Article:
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Title:Political knowledge and social media use in the digital media system
Author(s):Britzman, Kylee Jo
Director of Research:Althaus, Scott
Doctoral Committee Chair(s):Althaus, Scott
Doctoral Committee Member(s):Kuklinski, James; Mondak, Jeffery; Tewksbury, David
Department / Program:Political Science
Discipline:Political Science
Degree Granting Institution:University of Illinois at Urbana-Champaign
Degree:Ph.D.
Genre:Dissertation
Subject(s):Political knowledge
Social media
Objective knowledge
Subjective knowledge
Facebook
Abstract:My dissertation explores how social media exposure affects political knowledge among the American public. Political knowledge is central to any understanding of citizen competence, yet key questions remain about how to best increase citizens’ information levels. My dissertation project assesses to what extent the dramatic rise in social media use has influenced how people receive, evaluate, and respond to information about politics. Previous research contends that although information about politics is increasingly accessible and available, the overall levels and social distribution of political knowledge within the American public has remained stable. However, the conception of political knowledge used most frequently in political science focuses on knowledge about the operation of government and key political players, which is only one of several types of political knowledge that citizens might possess. My research begins with the premise that certain media types may be better or worse at facilitating learning of different types of knowledge, of which the familiar political science variety is only one. I introduce a knowledge typology that focuses on both knowledge content and type. In terms of knowledge content, most political behavior studies rely on a civics measure of knowledge (i.e. individuals’ understandings about what the government is). In addition to civics knowledge, this project also measures and tests current events knowledge (i.e. individuals’ understandings about what the government does). Even more importantly, the knowledge typology introduces subjective political knowledge as a distinct type of knowledge that individuals possess. Subjective political knowledge encompasses people’s perceptions about what they think they know about politics and their knowledge certainty. Assessing the relationship between objective and subjective political knowledge demonstrates that, although related, these knowledge types are not identical to one another. In an increasingly fragmented and polarized information environment, where people rely on sources like social media for political information, the assumed relationships between media exposure and political knowledge may no longer hold. Using survey and experimental data, I demonstrate that exposure to political information via social media platforms like Facebook can increase specific types of knowledge like subjective political knowledge, while having less of an impact on objective political knowledge. Ultimately this project introduces new types of knowledge and demonstrates how the rise of social media has important effects on people’s apparent levels of political knowledge.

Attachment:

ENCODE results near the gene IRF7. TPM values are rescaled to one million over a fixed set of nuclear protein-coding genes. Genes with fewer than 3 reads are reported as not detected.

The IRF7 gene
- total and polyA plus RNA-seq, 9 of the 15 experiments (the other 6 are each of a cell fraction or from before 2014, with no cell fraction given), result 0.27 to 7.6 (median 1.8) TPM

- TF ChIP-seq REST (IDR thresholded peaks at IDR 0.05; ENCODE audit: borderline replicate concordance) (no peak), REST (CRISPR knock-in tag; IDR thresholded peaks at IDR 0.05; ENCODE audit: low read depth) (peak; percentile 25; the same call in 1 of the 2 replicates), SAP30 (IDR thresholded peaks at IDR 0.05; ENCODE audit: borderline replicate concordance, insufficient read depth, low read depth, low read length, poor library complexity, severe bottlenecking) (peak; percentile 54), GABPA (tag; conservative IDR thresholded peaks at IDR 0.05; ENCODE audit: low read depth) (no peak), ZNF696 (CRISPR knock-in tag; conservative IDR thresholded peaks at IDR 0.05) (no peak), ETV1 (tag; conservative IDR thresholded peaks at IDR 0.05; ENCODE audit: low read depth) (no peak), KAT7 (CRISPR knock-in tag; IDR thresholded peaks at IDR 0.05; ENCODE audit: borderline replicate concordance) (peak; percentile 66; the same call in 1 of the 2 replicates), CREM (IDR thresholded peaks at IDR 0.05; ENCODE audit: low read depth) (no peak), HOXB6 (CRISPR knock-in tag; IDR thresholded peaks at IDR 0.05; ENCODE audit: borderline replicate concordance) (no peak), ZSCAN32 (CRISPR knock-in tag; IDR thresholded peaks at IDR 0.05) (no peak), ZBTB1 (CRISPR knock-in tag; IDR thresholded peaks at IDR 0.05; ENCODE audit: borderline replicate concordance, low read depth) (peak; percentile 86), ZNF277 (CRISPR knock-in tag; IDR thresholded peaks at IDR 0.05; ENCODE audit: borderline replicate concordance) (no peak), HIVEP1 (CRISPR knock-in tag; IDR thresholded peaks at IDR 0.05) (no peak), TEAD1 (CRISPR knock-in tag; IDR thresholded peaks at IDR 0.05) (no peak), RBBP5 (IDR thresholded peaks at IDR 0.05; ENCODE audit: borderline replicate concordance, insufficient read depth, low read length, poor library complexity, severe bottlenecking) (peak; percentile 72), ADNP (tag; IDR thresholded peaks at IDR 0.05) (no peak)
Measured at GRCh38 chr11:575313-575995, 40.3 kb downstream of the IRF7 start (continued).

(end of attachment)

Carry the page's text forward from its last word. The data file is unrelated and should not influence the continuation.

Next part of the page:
Issue Date:2018-04-03
Type:Thesis
URI:http://hdl.handle.net/2142/101137
Rights Information:Copyright 2018 Kylee Britzman
Date Available in IDEALS:2018-09-04
Date Deposited:2018-05


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